Americans leave plenty of money on the table, so to speak.
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Employers pay tipped workers 30% of the minimum wage; you pay the rest. That, and other news from the world of worker pay.

By Claire Zillman
July 11, 2014

Here’s a tip: You pay for 70% of your waitress’s wages

The federal government’s failure to raise the $2.13 national minimum wage for tipped workers since 1991 is not just hurting the workers who live off of those sums, it’s also dinging the bank accounts of casino, salon, and restaurant patrons more than ever before.

That’s the conclusion from a study released this week by the Economic Policy Institute.

The federal minimum wage law has two tiers. It applies separate rates to tipped and non-tipped workers. When that system was initially implemented in 1966, employers were expected to provide tipped workers with 50% of the non-tip minimum wage while customers’ tips would make up the other half. That means that, in theory, all workers would receive at least the regular minimum wage, no matter their job. But since 1991, the “tipped” minimum wage that employers must pay has remained stagnant at $2.13, while the non-tip minimum wage has inched up to the current $7.25. That means the portion of tipped workers’ take-home pay that patrons’ tips are supposed to produce has increased from 50% to just over 70%.

“Today this two-tiered wage system continues to exist, yet the subsidy provided by customers in restaurants, salons, casinos and other businesses that employ tipped workers is larger than it has ever been,” the study says.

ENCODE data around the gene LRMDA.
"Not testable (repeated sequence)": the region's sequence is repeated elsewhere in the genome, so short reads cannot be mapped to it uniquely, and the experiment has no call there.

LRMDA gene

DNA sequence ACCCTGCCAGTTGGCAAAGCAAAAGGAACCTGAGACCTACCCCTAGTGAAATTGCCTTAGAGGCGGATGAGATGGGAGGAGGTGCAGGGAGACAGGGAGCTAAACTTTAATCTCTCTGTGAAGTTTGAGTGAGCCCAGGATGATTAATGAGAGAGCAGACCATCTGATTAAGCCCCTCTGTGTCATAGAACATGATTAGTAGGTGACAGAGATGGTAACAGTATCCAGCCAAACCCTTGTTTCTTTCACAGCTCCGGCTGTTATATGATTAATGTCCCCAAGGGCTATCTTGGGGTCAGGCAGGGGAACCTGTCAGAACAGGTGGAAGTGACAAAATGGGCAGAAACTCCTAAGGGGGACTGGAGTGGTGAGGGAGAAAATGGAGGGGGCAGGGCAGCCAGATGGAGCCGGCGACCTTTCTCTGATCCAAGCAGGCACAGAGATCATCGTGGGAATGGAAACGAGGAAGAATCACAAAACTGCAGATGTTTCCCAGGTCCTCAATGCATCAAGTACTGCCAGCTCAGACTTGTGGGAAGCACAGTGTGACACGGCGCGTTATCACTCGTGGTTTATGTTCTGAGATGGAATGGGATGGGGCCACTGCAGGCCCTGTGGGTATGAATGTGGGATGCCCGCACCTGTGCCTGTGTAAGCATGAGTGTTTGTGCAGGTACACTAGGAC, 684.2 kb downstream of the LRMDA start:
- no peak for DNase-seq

Minimum wage hike whips through Windy City

A panel assembled by Mayor Rahm Emanuel to assess Chicago’s need for a higher minimum wage on Tuesday recommended that the city adopt a $13 an hour rate by 2018. The hike would bring Chicago’s minimum wage up from its current $8.25 rate, a raise that’s expected to affect some 410,000 workers and add $800 million to the city’s economy. The minimum wage for tipped workers would increase by $1 from $4.95 over two years, followed by annual increases based on inflation.

The panel’s recommendations follow a separate proposal from a group of Chicago aldermen to boost the city’s minimum wage to $15 an hour, which would put it on par with Seattle’s newly passed rate.

Though the panel advocated a minimum wage increase, it recommended delaying any action on the issue until after state lawmakers consider a statewide increase, which they’re expected to do after November elections.

Minimum wage hike = more jobs?

Advocates of higher minimum wages have long argued that increasing worker pay is good for the economy, and this week a study by the Center for Economic and Policy Research gave that theory some additional cred. The study found that the nine states that upped their minimum wages on January 1, 2014 have experienced more economic growth than the 37 states that didn’t institute an increase.

The study compared average employment during the first five months of this year to the last five months of 2013 and found that the 13 states that raised their minimum wage at the start of this year—Connecticut, New Jersey, New York, Rhode Island, Arizona, Colorado, Florida, Missouri, Montana, Ohio, Oregon, Vermont, and Washington— saw an average change in payrolls of 0.99%. Meanwhile, the states without hikes experienced an increase of 0.68%.

L.A. hotel workers vie for a raise

Hotel workers in Los Angeles could soon claim the country’s highest minimum wage.

A new city ordinance that’s expected to pass by Labor Day proposes hiking those workers’ pay to $15.37 an hour—well above California’s current $9 statewide rate. Lawmakers say the workers’ pay should reflect the city’s booming tourism industry.

Hotel operators, of course, are none too pleased by the potential hike. They argue that paying workers more could force some hotels—especially smaller ones—to shut down.

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